2021 hasn’t offered gamers an embarrassment of riches, as the pandemic slowed development on many franchises. But that doesn’t mean there haven’t been plenty of top tier titles to keep players happy.
Buying a video game as a holiday present can be challenging if you’re not a player yourself. Separating the good from the bad can be a tricky affair. Here are some can’t miss suggestions, though, that should keep any player happy.
Ratchet & Clank: Rift Apart
Perhaps the game that most successfully demonstrates the capabilities of the PlayStation 5, Rift Apart is also a joy to play. The familiar franchise gets a modern update without losing its charm. It offers stunning visuals, levels that load in (literally) the blink of an eye and terrific use of the PS5’s haptic controller, making it one of the most next-gen titles to hit the street so far. (It’s exclusive to Sony’s system.) The gameplay is captivating, fun and loaded with heart. And the game itself, while it’s technically a shooter, is safe for most players.
The Metroid franchise is one of Nintendo’s most beloved and Dread is the first two-dimensional Metroid story in 19 years, blending the old-school gameplay with modern gaming technology and enough new ideas to keep it fresh. It also looks amazing if you happen to have the new Nintendo Switch OLED (and still looks plenty good on the original Switch). It’s a Nintendo-exclusive game that will test players, though, especially those who aren’t familiar with Metroid or who haven’t played this sort of game in a long time. This isn’t a franchise that’s big on hand holding, so players will have to figure a lot out on their own—though that will make the victories even more satisfying.
A strong candidate for 2021’s best game, Deathloop is an action-packed shooter that introduces a new game mechanic to the genre. The plot, in a nutshell, is you’re on an island where every day repeats. You’re fighting to make your way off and destroy the apparatus that makes time reset. But you’ve got an army of people protecting the system and one opponent (which can be either A.I. or another player) who is particularly challenging. It’s fun. It’s self-aware and winks at itself. It blends stealth and action masterfully. And it’s one of the most unique games you’ll pick up in recent memory. Developer Arkane Studios, creators of the Dishonored franchise, have outdone themselves.
Call of Duty Vanguard
Just released this month, the latest installment in the Call of Duty franchise is set in World War II, after last year’s version focused on the Cold War. There’s a campaign, but the real focus is on the multiplayer mode, with 20 maps, four of which are centered around a new type of gameplay called “Champion Hill,” which blends strategy and gameplay. Squads will share a certain number of lives, and the last person standing wins. And the popular zombies mode will be back as well.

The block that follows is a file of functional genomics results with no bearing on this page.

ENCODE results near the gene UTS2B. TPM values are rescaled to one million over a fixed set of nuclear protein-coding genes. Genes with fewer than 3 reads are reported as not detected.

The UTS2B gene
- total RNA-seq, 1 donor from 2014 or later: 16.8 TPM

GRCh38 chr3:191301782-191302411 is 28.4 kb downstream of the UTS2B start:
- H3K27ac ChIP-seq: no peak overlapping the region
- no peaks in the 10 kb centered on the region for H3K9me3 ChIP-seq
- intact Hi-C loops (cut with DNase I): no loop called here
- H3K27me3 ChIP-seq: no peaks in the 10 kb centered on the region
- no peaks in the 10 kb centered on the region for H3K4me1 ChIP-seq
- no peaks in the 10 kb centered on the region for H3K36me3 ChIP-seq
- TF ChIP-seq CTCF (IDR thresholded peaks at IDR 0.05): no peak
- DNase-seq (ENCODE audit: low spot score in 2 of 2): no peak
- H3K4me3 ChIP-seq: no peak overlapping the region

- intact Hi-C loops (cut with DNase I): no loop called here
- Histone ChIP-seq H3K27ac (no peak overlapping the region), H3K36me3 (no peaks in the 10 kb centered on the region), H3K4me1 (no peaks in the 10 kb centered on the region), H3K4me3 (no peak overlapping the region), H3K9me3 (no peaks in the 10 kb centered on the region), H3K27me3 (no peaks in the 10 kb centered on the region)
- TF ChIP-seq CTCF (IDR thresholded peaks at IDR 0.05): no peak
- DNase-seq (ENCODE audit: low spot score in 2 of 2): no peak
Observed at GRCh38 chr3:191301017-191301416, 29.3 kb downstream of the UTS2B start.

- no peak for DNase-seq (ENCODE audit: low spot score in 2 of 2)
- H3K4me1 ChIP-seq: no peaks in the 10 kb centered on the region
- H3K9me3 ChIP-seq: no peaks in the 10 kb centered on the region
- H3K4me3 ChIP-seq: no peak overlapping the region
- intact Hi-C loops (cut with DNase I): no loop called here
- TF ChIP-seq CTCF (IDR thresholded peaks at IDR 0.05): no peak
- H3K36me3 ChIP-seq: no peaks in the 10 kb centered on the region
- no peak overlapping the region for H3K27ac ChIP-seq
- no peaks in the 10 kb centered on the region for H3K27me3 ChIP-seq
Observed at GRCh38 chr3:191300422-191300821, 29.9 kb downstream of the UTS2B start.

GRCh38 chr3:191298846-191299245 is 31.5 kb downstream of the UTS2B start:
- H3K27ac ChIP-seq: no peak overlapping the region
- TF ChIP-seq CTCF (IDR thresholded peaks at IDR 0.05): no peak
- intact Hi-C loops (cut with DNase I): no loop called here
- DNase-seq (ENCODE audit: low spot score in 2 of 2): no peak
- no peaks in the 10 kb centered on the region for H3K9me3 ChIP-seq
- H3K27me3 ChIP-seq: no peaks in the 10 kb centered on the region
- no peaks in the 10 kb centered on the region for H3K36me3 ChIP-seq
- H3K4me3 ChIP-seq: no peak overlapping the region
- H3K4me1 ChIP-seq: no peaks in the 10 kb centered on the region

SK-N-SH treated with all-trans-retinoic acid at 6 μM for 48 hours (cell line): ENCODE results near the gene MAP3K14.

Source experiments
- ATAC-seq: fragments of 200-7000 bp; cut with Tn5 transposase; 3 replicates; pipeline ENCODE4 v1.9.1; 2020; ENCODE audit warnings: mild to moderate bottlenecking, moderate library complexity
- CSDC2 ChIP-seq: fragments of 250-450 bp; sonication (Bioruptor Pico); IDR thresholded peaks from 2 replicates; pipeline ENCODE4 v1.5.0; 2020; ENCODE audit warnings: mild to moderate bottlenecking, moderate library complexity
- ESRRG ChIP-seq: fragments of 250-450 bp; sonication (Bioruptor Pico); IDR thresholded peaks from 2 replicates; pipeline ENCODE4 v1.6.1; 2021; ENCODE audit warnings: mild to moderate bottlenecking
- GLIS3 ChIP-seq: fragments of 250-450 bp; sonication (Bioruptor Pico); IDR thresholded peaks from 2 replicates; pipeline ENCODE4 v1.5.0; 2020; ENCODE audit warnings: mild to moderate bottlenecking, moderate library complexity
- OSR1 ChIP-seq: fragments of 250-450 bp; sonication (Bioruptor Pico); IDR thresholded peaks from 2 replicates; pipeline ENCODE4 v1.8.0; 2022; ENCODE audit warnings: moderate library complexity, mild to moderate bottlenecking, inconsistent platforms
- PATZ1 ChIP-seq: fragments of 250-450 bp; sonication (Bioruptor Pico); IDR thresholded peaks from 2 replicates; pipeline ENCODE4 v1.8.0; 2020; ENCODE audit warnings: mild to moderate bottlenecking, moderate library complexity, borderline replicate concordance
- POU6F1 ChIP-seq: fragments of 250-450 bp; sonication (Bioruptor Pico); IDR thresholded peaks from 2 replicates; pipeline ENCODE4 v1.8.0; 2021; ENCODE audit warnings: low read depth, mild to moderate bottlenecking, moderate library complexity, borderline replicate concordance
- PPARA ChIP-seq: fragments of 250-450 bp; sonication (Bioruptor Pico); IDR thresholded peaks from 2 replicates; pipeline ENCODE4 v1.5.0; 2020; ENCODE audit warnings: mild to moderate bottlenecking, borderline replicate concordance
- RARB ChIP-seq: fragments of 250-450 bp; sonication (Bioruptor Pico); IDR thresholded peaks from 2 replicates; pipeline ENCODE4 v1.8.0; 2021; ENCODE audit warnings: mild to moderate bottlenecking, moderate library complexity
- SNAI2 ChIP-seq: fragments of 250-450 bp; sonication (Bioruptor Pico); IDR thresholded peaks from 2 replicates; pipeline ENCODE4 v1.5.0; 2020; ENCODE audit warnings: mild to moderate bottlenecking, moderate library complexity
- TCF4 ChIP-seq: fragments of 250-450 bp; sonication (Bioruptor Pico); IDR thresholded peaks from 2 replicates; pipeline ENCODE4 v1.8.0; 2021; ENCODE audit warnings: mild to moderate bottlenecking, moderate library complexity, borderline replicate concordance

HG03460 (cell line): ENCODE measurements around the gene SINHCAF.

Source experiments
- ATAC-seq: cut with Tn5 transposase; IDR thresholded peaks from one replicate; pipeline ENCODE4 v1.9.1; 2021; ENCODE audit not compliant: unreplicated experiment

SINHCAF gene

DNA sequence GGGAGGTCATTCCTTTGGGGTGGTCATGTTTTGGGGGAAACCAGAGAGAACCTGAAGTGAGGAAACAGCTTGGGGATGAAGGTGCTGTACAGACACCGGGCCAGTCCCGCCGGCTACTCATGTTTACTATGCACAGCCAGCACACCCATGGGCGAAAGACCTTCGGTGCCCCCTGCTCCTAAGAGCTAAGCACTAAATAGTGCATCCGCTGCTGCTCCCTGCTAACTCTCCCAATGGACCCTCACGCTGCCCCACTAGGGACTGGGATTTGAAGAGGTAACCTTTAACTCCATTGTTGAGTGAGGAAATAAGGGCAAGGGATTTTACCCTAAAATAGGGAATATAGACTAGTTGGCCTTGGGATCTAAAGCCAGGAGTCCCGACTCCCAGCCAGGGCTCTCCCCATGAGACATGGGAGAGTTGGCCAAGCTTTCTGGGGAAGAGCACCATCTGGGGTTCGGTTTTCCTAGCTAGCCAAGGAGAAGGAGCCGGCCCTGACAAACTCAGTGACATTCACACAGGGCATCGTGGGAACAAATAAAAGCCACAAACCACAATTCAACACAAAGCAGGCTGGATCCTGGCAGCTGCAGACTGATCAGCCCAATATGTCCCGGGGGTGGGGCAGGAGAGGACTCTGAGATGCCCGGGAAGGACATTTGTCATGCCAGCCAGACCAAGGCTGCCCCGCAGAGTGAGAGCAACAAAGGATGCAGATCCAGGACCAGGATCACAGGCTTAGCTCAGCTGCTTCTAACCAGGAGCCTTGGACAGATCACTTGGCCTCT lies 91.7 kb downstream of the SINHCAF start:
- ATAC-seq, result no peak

Forza Horizon 5
Also new in November, this installment of the popular racing game is set in Mexico (albeit an enhanced fictional version). It features the largest game map in the series history, nearly 50% larger than its predecessor. And it allows players to go where they want, adding an open world aspect to the races, along with a robust weather system. The goal, of course, is to go faster than your opponents and beat them to the finish line, but Forza Horizon 5 (available only on Xbox) also will have a series of mini-games during multiplayer sessions that add another layer to the fun.
Announced in 2018 and originally planned to release alongside the Xbox Series X, Halo Infinite is arguably the year’s most anticipated and most worried about title. The development was troubled, to say the least, with the game’s director being replaced last year and reports of notable “course corrections” since that time. So, while the worry is justified, this is Microsoft’s biggest franchise—and one that it will work hard not to damage. The most recent previews have been a lot more impressive than early looks at the game.
The Xbox-exclusive game follows up Halo 5, with Master Chief trying to figure out why Cortana, his longtime A.I. partner, went rogue and tried to destroy humanity. The multiplayer components of the game will be free-to-play, but if you want to follow the storyline, you’ll need to pay for that separately or subscribe to Microsoft’s Game Pass service.
Diablo II Resurrected
Diablo II is one of the gaming industry’s greats, but the graphics were a bit long in the tooth after 21 years. Resurrected updates the action role-playing game, with 4K graphics, higher framerates, and little tweaks that make playing more enjoyable to modern players. (And you can swap back and forth between the two versions to see just how dramatic the upgrades are as you play.) It’s not just a fun nostalgic trip. The gameplay is as solid and captivating as ever. The only complaint is the game doesn’t support cross-platform play, so if you want to play cooperatively with friends, they’ll need to be on the same game system as you.
Grand Theft Auto: The Trilogy—The Definitive Edition
It’s been six years since we’ve gotten a new Grand Theft Auto game, and the odds of GTA 6 being out anytime soon are slim, given how popular (and lucrative) Grand Theft Auto Online has become. But sometimes, you can move forward by taking a step back. This updated trilogy of older GTA games includes Grand Theft Auto III, Grand Theft Auto: Vice City, and Grand Theft Auto: San Andreas, updating the graphics to a level that’s acceptable for today’s player and offering some specific play features for different gaming systems. It’s not a new game, but these were the three titles that put GTA on the map for most players, something legacy players have been clamoring for. And it’s a chance for newcomers to the series to see what all the fuss was about.
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